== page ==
Kodak introduced the Gallery Awards in 1985 as a way to honor and promote the importance and value of excellence in professional photography.
Kodak has always represented quality imaging through its many products and services and will continue to work to elevate the importance of professional, quality imaging within the industry, as well as with customers. It's a connection we're pleased to make.
We are delighted, more than 30 years later, to salute and support outstanding professional photography and photographers by presenting the annual KODAK Gallery Elite Award.
As a wedding and maternity photographer, Francie Baltazar Stonestreet strives to capture images that are both soft and ethereal. Her first place photo, aptly titled “Heaven Sent,” is a carefully composed portrait of a newborn. Shot using only natural lighting, judges praised the photo for it’s beautiful tones and expressive quality. This is her first Kodak Gallery Elite grand-prize.
“Heaven Sent” came to be when a former wedding client asked Francie to shoot a portrait of her newborn daughter. Francie aspires to create a sense of softness and sweetness when working with infants. She chose to use KODAK PROFESSIONAL Inkjet Photo Paper with a matte finish to further convey the softness theme.
As a photographer, Francie finds something magical about taking a photograph – one that can never be recreated. “There’s something truly soulful about capturing that essence and then sharing it with a client,” she said. “It’s a privilege to preserve memories and create a legacy for clients that will last from a single photo.”
FireHeart Photography – Kingwood, TX
Trudy Evans says that when most people meet her, they’re quick to comment on how “down-to-earth” she is and how comfortable she makes others feel. Her photos exude a similar essence, particularly her award winning “The Power of Light.” Her secret for capturing the experience? “I look for the life in the image,” says Trudy who specializes in wildlife and women’s portraiture. “Almost everything I shoot is within a mile of my home. I want to show people that beauty is everywhere.”
A self-taught photographer, Trudy captures the beauty of women in her photos, saying that all women deserve to feel beautiful. When she shot “The Power of Light,” she was making a trip to the Upper Peninsula of Michigan with her sister early one morning, the rising sun backlighting a forested area, creating a mysterious setting. Trudy immediately pulled over and began shooting. It was the last trip they shared together before her sister passed away. “I knew this was a photo I had to submit. I cry when I see it – the mysterious air of the light and trees makes me feel my sister’s presence. It reminds me to slow down and see the beauty around me.” Judges praised the image for its “impressive use of light, highlights, and color”.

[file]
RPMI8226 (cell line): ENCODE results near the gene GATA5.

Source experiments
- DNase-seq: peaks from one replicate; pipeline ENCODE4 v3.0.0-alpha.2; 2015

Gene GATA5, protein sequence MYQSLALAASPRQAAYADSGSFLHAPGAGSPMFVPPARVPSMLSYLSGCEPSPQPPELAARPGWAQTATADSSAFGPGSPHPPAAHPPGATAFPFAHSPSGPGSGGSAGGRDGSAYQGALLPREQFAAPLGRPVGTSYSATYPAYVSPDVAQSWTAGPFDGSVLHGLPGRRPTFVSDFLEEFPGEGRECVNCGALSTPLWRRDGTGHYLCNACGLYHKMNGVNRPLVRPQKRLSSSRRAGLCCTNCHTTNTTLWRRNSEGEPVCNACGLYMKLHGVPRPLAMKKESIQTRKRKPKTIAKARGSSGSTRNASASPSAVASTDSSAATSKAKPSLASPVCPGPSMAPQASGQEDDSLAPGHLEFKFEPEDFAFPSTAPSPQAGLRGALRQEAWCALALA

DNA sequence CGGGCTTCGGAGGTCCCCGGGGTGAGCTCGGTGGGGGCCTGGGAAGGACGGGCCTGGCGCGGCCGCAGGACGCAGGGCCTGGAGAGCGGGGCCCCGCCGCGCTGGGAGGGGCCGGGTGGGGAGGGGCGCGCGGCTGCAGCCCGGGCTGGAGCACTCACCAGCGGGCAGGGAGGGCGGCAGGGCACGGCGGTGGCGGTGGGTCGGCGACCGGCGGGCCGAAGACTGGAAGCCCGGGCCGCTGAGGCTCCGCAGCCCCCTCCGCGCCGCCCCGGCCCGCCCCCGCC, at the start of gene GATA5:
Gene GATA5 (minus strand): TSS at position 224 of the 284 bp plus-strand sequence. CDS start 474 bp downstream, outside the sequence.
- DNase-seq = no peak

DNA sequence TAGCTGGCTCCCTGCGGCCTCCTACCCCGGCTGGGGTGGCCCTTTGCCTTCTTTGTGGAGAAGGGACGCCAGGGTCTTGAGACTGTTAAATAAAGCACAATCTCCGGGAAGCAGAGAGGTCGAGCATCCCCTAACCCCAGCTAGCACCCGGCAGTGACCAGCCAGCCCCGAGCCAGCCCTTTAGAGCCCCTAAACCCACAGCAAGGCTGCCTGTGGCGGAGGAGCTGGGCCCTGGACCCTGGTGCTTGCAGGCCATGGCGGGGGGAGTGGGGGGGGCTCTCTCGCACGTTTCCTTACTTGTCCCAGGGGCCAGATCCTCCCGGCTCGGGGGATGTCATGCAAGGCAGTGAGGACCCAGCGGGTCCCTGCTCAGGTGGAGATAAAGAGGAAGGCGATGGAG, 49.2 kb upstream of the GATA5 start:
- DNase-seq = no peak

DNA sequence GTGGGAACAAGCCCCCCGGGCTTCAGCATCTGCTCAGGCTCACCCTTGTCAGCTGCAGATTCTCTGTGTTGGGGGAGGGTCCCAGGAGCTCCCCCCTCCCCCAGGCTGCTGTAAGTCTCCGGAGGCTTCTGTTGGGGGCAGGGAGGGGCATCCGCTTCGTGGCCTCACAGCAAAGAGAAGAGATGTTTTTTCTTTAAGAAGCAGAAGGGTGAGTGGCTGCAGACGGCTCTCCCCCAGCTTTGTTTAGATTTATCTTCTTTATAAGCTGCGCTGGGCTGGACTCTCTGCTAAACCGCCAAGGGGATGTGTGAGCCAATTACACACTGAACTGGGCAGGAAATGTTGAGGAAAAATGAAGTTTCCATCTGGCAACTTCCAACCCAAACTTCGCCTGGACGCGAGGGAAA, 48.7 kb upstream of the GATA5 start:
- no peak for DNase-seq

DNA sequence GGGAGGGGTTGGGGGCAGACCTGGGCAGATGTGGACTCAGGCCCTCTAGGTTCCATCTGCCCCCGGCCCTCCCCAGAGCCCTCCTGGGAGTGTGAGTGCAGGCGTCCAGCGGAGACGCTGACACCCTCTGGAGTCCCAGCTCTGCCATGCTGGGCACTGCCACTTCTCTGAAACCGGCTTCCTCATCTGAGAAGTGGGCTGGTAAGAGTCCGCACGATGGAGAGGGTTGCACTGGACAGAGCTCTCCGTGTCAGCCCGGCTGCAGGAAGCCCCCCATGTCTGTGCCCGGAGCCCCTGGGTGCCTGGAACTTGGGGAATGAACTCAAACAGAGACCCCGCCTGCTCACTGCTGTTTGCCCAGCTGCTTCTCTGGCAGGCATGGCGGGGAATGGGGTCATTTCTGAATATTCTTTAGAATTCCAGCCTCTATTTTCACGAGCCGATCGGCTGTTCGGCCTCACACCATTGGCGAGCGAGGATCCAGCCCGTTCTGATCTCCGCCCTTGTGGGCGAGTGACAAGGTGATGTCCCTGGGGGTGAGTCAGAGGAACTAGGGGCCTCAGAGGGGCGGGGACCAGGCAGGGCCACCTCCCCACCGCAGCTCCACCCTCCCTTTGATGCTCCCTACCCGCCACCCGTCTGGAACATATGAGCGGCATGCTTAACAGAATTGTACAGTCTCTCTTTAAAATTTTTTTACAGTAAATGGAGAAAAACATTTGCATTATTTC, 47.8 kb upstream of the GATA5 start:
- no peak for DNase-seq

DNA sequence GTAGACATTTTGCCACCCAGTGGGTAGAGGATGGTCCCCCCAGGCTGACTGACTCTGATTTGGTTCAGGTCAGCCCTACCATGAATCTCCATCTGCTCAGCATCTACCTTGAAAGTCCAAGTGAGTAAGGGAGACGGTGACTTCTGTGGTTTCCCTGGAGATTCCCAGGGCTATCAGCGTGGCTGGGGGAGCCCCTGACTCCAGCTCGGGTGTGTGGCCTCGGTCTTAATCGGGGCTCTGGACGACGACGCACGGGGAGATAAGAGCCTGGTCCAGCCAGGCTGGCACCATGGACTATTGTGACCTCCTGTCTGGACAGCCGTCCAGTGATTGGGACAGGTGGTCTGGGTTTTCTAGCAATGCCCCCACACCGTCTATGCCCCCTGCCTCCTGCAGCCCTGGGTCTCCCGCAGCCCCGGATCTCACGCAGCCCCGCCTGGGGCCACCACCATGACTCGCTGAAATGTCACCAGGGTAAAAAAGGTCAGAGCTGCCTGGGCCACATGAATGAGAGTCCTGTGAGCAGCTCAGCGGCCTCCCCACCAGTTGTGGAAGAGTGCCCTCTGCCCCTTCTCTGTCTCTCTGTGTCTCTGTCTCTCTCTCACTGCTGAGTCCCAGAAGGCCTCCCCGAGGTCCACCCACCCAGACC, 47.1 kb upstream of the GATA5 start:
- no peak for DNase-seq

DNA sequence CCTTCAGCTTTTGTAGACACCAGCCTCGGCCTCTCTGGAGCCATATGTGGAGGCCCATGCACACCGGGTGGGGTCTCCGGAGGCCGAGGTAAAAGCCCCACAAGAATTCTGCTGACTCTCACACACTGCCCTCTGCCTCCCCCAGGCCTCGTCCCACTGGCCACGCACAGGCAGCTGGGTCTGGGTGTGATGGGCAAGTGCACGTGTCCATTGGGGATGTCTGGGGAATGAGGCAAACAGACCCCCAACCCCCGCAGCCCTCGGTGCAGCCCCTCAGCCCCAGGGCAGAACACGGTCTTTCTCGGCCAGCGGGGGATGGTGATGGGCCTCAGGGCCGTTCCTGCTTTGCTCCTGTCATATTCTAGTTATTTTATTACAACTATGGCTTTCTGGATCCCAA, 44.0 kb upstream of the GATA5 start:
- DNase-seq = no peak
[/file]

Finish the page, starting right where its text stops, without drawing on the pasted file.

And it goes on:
Transitions Photography – Stanton, MI
Kimberly Smith, who won first place in last year’s KODAK Gallery Elite, views competitions as a way to experiment and take creative chances. She looks to bring that creative spark back into her photography practice where she focuses on senior class pictures and family portraiture.
Kimberly likes to use emotional images to tell stories about relationships. Her winning photo, “Love Birds,” is a composite of two birds and a creative design that she painted. The images were captured at a local zoo she was visiting with her son. While passing through the bird exhibit, she took a series of photos of parakeets. One stood out. “I knew immediately, as soon as I captured it, that I was going to enter it into competition,” she says. Judges praised the photograph for its “original and creative perspective and soft tones.”
Kimberly got the photography bug when she used to regularly scrapbook with her children. She found that she was often disappointed that her photos on paper didn’t look the way they did in her mind. She decided to do something about it and bought a professional camera, enlisted a local photographer as a mentor, and joined the PPA.
CK Fine Portraits – Muskogee, OK
Ted York knows that sometimes the best things are completely unplanned. A former Air Force and commercial pilot, Ted retired sixteen years ago with no real plan to go into photography. An enthusiast photographer since he received his first BROWNIE camera at the age of six, his creative drive spurred him to fully embrace photography full time. He views his work as painting by camera. “I have an artistic look to images, particularly portraits, without having to do digital painting,” says Ted.
His Gallery Award winning “Rib Eye” is a perfect example of Ted’s photographic style. While visiting a cattle ranch in Randolph, Utah and planning to shoot portraits of cowboys, Ted’s vision quickly changed when he realized the cowboys were really just workers in jeans and t-shirts. He decided to make the shoot about the animals instead, leading to his capturing the stunning image of a cow staring through the slat railing of a truck. Judges praised his photo for its “crisp details and deep tones.”
Ted is a big proponent of printing photos. “I tell everyone to print, print, print. Photos are our heritage and can take us back in time to relive specific moments. This may be the most photographed generation but there are no pictures in the attic. You can’t easily pass the cloud down to your kids and grandkids the way you can a printed image.”
Ted York Photography – Alpine, UT